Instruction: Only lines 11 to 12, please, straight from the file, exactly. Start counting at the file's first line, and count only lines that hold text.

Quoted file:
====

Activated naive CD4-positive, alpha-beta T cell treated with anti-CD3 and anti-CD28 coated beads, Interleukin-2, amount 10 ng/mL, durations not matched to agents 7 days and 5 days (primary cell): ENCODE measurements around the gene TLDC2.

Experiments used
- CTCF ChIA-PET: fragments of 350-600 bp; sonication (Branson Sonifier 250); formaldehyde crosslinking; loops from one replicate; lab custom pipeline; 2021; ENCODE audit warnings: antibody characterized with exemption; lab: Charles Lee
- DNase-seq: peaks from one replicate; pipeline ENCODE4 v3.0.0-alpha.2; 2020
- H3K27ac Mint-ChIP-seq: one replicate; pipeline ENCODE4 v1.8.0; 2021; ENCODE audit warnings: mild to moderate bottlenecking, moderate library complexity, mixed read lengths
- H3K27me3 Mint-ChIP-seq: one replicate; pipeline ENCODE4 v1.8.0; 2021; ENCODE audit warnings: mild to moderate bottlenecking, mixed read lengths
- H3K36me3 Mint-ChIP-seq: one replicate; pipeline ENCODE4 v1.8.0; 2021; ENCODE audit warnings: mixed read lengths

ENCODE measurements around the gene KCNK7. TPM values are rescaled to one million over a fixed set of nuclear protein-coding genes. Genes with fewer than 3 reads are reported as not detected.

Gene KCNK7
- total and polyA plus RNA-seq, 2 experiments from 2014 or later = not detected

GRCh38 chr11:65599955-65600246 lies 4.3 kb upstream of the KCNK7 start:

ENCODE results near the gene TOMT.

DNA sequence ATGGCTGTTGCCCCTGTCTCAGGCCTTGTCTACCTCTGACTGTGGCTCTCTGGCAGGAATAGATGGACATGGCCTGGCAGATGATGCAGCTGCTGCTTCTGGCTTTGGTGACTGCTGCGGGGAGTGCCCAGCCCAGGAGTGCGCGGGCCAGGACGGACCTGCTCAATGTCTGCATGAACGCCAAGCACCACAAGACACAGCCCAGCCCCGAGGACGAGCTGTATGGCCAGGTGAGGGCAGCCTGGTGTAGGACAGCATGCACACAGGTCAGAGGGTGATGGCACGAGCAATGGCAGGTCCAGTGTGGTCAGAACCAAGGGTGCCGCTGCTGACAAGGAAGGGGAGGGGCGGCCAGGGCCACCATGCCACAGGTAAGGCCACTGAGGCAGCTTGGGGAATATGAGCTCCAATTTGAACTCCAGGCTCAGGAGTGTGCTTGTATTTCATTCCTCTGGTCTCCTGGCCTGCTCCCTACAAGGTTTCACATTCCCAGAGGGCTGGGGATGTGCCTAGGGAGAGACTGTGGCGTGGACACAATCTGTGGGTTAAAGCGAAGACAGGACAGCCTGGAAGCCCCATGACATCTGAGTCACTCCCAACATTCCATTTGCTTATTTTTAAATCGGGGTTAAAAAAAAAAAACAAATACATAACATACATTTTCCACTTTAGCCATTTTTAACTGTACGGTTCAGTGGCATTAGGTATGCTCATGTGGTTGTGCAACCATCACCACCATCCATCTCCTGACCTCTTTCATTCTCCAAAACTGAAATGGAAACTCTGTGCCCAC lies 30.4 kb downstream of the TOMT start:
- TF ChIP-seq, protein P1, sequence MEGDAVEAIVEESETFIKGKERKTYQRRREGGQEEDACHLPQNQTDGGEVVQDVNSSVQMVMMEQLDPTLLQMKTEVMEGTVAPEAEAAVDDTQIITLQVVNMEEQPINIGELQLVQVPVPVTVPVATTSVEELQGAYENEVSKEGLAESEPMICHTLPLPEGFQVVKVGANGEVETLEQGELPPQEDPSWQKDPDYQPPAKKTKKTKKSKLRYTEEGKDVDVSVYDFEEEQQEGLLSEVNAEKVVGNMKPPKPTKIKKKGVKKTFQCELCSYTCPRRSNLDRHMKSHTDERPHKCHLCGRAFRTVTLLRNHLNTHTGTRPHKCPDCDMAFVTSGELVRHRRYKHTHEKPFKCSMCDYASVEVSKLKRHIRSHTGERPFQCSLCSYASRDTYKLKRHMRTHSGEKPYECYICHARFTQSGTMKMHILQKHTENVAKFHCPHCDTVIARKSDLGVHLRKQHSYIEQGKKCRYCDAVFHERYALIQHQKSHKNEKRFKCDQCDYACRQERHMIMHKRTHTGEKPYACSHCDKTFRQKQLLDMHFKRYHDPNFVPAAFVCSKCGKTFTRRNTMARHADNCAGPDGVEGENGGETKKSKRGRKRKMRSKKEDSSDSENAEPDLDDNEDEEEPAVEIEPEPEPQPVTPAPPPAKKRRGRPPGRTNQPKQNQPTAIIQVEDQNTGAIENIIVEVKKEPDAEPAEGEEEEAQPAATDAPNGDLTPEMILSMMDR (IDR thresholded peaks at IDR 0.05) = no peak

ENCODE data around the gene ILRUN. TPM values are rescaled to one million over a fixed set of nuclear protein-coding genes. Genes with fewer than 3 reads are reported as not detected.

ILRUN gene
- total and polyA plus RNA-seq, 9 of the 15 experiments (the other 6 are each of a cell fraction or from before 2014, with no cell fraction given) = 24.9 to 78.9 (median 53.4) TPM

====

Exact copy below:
GRCh38 chr11:65599955-65600246 lies 4.3 kb upstream of the KCNK7 start:

ENCODE results near the gene TOMT.